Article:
The French government is leading the world in nabbing orphans. No, not parentless children, but literary works that are out of print and whose authors can’t be traced.  There are between half and three quarters of a million out of print books in France. About a fifth of these are orphans. A law passed at the end of February means that the Bibliothèque Nationale de France, BnF, can now scan these and make them available for free, whereas other distributors have to charge for them. It’s a five year operation that will be funded by the State, even though times are hard.

But what has shocked people is that as well as orphans, all books that were published in France and out of print before 2001 are to  be subject to the same treatment, unless the author, publisher or other rights holder opts out of having the book sucked into the BnF database. And this applies to books by foreign authors too.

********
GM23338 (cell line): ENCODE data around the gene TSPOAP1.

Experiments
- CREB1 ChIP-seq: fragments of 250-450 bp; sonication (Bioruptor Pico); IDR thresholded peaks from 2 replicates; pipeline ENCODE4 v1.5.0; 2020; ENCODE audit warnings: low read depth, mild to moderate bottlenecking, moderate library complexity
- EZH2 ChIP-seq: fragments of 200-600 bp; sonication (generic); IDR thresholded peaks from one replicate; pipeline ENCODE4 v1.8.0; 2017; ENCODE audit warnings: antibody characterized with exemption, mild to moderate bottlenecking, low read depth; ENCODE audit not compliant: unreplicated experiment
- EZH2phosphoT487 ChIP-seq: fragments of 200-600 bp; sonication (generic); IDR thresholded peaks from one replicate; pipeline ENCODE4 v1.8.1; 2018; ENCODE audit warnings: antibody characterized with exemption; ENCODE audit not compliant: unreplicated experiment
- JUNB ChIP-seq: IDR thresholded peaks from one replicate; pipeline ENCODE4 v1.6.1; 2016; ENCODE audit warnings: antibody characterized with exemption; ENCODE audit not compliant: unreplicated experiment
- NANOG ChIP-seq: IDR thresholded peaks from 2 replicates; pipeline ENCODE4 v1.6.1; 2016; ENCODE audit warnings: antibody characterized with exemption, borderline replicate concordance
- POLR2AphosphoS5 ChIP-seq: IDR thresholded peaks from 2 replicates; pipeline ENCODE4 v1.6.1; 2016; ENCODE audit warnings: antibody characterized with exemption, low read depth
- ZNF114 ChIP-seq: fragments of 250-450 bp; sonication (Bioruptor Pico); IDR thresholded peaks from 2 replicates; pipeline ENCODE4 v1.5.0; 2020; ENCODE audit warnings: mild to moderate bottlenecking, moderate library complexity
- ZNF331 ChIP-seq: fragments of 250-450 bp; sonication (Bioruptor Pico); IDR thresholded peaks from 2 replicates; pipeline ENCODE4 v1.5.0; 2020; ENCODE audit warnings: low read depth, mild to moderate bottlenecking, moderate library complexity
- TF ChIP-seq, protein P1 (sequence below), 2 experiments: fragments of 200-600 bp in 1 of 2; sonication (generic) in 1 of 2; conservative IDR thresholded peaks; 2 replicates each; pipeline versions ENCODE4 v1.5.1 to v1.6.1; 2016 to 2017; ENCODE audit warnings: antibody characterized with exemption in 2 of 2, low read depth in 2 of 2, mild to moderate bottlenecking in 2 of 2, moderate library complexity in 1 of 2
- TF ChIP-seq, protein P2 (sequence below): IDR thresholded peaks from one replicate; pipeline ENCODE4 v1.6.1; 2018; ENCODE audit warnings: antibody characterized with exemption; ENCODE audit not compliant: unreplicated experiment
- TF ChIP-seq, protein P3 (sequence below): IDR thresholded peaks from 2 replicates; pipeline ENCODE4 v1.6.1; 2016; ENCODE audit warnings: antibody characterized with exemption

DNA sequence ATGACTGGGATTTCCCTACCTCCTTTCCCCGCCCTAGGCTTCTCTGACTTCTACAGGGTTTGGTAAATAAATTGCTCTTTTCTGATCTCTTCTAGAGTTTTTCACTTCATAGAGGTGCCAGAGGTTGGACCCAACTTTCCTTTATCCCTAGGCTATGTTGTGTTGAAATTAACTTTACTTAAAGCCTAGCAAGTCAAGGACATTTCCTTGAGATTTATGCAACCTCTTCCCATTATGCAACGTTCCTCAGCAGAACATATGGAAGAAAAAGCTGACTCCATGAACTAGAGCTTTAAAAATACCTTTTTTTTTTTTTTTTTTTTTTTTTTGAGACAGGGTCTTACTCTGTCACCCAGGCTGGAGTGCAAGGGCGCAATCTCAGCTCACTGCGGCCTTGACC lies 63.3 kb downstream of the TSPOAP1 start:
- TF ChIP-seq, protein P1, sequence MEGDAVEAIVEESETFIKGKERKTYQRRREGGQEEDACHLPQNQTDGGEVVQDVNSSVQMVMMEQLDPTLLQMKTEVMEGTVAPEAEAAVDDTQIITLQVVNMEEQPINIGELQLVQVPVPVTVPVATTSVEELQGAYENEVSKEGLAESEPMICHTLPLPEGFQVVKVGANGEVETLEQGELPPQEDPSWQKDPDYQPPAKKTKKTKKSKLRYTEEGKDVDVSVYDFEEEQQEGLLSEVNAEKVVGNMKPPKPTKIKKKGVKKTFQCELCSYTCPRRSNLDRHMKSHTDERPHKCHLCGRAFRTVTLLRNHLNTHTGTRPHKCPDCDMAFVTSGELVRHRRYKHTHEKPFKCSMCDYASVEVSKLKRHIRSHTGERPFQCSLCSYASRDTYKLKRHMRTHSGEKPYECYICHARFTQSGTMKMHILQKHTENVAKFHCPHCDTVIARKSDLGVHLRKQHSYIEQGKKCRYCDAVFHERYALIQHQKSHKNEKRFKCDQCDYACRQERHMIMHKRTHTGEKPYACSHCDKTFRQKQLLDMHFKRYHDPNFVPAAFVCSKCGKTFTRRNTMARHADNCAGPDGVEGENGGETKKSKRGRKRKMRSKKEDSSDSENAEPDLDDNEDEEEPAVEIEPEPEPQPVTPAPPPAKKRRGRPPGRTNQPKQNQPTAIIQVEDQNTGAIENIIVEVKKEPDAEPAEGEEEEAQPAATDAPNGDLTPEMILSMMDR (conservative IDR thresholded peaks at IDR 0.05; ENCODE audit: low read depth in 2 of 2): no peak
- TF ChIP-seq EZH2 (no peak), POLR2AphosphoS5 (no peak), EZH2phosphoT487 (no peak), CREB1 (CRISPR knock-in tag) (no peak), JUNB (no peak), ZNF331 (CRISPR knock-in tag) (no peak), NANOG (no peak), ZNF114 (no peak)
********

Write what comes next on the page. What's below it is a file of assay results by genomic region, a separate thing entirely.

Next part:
This is a huge rights transfer issue. Even the pro-pirating French Pirate Party  is horrified by it! And France is already working on how to persuade Europe to allow this set-up to take precedence over the forthcoming European proposal on dealing with orphan works.

It seems heavy handed in the extreme. It will be interesting to see how things work out.

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